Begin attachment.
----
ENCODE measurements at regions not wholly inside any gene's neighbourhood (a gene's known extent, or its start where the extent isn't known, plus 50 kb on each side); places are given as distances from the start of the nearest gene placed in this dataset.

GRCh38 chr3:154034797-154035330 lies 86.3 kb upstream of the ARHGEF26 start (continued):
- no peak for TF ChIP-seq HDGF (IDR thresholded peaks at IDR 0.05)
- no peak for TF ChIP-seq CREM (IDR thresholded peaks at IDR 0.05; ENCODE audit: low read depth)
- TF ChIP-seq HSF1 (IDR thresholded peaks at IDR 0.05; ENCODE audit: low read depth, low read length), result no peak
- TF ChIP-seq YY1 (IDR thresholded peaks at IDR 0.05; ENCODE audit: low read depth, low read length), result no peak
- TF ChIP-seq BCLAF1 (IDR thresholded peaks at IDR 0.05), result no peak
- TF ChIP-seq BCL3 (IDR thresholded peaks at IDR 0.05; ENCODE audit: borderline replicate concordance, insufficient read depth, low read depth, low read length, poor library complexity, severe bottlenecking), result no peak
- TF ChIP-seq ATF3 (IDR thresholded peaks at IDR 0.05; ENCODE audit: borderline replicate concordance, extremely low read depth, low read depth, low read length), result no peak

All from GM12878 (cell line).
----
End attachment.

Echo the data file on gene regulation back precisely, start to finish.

ENCODE measurements at regions not wholly inside any gene's neighbourhood (a gene's known extent, or its start where the extent isn't known, plus 50 kb on each side); places are given as distances from the start of the nearest gene placed in this dataset.

GRCh38 chr3:154034797-154035330 lies 86.3 kb upstream of the ARHGEF26 start (continued):
- no peak for TF ChIP-seq HDGF (IDR thresholded peaks at IDR 0.05)
- no peak for TF ChIP-seq CREM (IDR thresholded peaks at IDR 0.05; ENCODE audit: low read depth)
- TF ChIP-seq HSF1 (IDR thresholded peaks at IDR 0.05; ENCODE audit: low read depth, low read length), result no peak
- TF ChIP-seq YY1 (IDR thresholded peaks at IDR 0.05; ENCODE audit: low read depth, low read length), result no peak
- TF ChIP-seq BCLAF1 (IDR thresholded peaks at IDR 0.05), result no peak
- TF ChIP-seq BCL3 (IDR thresholded peaks at IDR 0.05; ENCODE audit: borderline replicate concordance, insufficient read depth, low read depth, low read length, poor library complexity, severe bottlenecking), result no peak
- TF ChIP-seq ATF3 (IDR thresholded peaks at IDR 0.05; ENCODE audit: borderline replicate concordance, extremely low read depth, low read depth, low read length), result no peak

All from GM12878 (cell line).